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Gun Owner Votes Count

I get so damn sick of the message that individual votes don’t matter. Last election, we had a local state house race that was decided by around 100 votes. That’s so close that it’s painful. Well, this year, we have an even more painful vote – and that’s even with the numbers working in favor of the pro-gun candidate and against the anti-rights guy.

For those who don’t follow Pennsylvania politics closely, we had this legislator named Levdansky. He was the American Hunters & Shooters Association of lawmakers. He proclaims to be a sportsman, but he actively sought to screw all gun owners and even ruin everything for hunters in Pennsylvania by pushing HSUS-dream type bills. He cozied up to anti-rights groups and CeaseFire PA made his attempt to reclaim the office he lost in 2010 their priority House race this year.

Meanwhile, the current incumbent, Rep. Rick Saccone, actually supports Second Amendment and hunting rights.

This year, they are in a rematch. I say are and not were because the race is still to be determined. For a while, Levdansky was up by a few votes, but a more thorough count of all of the ballots in every precinct now puts Saccone up by 36 votes. Three dozen voters.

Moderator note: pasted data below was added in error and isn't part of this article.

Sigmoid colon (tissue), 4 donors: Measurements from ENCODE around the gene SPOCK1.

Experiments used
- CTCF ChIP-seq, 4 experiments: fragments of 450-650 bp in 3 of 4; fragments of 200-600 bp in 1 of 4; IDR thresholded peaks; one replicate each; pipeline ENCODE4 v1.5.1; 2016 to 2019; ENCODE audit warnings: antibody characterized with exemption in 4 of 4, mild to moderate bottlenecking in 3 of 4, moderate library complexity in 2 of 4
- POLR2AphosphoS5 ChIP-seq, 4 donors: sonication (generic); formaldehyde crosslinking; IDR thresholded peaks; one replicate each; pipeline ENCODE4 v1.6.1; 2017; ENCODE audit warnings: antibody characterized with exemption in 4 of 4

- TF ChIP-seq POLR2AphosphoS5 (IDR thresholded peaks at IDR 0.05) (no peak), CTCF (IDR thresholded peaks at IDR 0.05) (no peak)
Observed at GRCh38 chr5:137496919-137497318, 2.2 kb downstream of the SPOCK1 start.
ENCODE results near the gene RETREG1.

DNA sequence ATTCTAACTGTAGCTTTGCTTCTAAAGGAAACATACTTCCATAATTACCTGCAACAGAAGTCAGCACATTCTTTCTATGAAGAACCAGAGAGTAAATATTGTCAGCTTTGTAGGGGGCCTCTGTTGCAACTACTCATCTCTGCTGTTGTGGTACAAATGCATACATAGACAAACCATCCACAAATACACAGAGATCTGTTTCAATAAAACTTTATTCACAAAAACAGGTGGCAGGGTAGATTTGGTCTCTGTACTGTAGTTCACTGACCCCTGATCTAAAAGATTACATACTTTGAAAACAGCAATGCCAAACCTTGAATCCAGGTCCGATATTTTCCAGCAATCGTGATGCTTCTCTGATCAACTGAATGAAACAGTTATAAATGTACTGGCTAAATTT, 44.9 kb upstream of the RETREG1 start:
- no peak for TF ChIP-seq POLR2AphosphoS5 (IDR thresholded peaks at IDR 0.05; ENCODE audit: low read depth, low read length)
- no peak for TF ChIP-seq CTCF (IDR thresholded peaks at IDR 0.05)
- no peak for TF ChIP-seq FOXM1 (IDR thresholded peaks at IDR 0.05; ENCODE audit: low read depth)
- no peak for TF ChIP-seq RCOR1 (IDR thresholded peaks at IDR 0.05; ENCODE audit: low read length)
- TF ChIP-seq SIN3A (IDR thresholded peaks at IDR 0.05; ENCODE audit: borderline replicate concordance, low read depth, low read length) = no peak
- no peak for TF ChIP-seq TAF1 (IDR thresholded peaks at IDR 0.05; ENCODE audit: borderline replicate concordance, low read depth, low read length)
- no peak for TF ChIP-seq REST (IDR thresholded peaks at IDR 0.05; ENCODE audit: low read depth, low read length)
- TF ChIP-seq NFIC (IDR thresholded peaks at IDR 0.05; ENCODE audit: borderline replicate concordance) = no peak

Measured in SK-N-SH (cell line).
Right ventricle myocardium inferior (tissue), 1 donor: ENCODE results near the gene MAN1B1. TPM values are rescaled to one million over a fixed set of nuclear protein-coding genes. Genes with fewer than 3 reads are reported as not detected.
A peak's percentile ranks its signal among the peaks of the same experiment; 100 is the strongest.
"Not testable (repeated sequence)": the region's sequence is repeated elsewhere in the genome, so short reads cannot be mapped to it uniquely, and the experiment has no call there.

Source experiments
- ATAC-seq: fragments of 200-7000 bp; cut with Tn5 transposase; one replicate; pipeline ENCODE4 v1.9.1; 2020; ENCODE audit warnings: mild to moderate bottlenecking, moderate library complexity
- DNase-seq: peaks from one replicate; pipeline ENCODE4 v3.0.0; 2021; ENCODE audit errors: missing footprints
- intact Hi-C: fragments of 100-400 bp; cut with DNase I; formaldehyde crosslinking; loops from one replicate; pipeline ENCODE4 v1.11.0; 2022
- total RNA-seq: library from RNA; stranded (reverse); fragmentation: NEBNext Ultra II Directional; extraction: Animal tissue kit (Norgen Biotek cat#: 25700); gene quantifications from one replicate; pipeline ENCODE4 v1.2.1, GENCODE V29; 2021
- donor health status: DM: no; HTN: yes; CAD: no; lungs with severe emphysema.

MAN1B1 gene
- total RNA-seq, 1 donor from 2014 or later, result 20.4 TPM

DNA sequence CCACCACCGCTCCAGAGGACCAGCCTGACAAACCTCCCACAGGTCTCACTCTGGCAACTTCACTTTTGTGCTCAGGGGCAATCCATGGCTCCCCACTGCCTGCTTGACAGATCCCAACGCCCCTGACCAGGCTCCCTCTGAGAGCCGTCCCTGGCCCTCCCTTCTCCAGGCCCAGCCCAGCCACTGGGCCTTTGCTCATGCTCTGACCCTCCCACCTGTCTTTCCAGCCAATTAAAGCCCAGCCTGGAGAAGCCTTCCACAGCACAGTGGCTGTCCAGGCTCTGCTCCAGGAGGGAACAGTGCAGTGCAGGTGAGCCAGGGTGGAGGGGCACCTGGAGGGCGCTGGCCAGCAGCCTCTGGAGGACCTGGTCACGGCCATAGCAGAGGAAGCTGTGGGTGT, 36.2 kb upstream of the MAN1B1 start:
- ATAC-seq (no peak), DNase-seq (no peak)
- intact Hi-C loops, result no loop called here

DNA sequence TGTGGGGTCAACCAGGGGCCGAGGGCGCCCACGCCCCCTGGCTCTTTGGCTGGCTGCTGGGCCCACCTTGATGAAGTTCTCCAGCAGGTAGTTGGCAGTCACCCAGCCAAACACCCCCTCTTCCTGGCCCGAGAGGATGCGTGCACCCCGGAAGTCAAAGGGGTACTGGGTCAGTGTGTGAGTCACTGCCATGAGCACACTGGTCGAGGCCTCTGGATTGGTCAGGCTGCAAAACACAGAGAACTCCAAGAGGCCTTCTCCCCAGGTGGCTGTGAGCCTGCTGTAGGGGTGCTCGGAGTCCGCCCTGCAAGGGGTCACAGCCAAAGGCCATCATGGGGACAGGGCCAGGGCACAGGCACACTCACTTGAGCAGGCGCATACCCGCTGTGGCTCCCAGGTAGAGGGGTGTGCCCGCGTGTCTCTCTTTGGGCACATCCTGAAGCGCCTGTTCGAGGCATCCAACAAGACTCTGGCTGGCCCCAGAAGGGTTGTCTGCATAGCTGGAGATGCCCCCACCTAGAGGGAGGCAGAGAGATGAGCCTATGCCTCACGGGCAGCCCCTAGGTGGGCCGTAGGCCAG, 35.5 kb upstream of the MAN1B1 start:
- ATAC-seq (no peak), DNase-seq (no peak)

Because it’s such a close call, it’s going to hearings by the election board which is 2-1 Democratic control. The hearing isn’t until Friday, and the final count isn’t expected until next week, according to various news outlets.

If you happen to know any gun owners who didn’t vote in that race, you might want to give them a piece of your mind. Every vote will matter, and this razor thin margin makes it too close for comfort for any gun owner in the state.

8 Responses to “Gun Owner Votes Count”

  1. Andy B. says:

    First, no argument at all with your “one vote can count” argument.

    However, regarding “the current incumbent, Rep. Rick Saccone, actually supports Second Amendment and hunting rights…”, how do we actually know that? I guess he said so? If so, what has he done about it?